Myers v. California Check Cashing Stores, LLC

Filing 64

MEMORANDUM OPINION AND ORDER signed by Magistrate Judge Craig M. Kellison on 3/13/2018 ORDERING 28 that Defendant's motion for summary judgment is GRANTED as to all claims; Plaintiff's 60 motion to modify the scheduling order is DENIED as MOOT; the Clerk of the Court is directed to enter judgment in favor of defendant and close this file. CASE CLOSED (Reader, L)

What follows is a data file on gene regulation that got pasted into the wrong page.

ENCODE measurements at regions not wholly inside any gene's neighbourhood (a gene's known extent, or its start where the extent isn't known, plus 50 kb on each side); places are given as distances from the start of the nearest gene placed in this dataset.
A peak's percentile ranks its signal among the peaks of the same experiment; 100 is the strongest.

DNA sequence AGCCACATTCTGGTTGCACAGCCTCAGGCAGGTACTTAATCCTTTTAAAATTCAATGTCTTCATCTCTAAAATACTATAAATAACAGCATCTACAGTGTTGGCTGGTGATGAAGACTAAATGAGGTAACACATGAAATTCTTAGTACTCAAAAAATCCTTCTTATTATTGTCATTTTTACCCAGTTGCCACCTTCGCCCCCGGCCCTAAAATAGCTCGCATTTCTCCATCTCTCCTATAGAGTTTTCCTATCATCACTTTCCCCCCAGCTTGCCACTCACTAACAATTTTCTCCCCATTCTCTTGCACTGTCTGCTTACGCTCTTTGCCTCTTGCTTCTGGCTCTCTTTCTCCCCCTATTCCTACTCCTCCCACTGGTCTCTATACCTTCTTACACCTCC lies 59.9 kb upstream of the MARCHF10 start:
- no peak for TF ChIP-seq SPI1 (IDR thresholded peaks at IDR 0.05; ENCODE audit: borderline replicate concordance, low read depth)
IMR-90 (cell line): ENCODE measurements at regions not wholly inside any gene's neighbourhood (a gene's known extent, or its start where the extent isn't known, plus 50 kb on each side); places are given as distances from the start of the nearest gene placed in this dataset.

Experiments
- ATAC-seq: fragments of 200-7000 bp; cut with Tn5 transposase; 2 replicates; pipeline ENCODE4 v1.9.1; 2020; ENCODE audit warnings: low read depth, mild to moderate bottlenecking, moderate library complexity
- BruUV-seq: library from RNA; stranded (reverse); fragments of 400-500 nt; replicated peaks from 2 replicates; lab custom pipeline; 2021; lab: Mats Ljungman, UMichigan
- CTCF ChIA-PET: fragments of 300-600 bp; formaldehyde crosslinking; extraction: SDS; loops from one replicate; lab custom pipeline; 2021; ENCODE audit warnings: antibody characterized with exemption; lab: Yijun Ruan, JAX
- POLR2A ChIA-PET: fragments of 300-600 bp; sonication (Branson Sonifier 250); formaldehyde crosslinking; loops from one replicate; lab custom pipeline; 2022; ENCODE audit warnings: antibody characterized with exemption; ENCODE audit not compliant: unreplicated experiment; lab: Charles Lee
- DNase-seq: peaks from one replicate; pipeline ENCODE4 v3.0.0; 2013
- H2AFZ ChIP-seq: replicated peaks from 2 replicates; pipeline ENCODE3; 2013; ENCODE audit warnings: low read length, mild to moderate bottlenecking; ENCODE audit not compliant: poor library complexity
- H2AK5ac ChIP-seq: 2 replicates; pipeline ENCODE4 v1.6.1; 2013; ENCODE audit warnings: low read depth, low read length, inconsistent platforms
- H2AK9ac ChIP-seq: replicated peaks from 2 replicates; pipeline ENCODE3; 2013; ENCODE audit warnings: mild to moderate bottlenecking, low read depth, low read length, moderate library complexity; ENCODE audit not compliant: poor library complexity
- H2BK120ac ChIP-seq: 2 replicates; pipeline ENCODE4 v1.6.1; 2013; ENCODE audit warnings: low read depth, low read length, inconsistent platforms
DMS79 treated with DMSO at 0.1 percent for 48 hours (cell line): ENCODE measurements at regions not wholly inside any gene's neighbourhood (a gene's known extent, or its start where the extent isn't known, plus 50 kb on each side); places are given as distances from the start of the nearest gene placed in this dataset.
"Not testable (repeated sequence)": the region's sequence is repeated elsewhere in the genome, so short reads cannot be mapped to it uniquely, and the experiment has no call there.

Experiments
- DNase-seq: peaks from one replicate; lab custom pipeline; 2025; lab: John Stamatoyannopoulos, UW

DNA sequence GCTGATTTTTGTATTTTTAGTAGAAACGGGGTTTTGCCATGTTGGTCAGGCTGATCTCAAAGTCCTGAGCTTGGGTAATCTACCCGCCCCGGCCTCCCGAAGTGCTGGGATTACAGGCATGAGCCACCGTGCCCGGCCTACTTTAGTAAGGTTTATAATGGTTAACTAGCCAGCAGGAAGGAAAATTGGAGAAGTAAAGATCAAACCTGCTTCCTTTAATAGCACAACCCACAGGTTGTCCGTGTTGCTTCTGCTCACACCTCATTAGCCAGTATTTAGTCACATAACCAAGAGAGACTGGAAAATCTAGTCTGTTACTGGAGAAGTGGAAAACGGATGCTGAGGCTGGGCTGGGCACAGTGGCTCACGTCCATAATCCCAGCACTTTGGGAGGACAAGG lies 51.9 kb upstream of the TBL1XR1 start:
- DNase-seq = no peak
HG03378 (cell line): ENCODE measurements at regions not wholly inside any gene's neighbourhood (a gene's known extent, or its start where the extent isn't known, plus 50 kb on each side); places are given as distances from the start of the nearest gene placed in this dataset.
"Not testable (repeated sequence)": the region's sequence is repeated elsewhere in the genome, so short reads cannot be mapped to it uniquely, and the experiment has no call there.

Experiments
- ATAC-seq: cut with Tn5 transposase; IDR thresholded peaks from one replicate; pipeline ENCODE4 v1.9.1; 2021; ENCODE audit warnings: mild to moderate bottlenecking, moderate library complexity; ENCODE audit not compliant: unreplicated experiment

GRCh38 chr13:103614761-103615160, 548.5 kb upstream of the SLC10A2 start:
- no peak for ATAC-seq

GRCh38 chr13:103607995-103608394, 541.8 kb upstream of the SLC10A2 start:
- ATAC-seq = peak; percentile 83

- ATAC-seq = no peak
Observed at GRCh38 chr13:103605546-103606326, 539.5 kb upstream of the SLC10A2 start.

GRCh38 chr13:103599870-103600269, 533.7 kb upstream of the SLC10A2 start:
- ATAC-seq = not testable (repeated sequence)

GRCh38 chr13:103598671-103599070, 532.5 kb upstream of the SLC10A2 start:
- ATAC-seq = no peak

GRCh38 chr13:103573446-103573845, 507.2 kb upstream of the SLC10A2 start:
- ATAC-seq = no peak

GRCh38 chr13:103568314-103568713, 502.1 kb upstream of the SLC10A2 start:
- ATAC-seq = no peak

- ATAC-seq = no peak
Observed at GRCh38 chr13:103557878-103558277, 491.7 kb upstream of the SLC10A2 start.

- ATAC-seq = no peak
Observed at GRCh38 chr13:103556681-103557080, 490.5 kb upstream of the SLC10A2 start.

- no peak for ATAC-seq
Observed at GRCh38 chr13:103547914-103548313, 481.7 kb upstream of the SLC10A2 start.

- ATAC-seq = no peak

Download PDF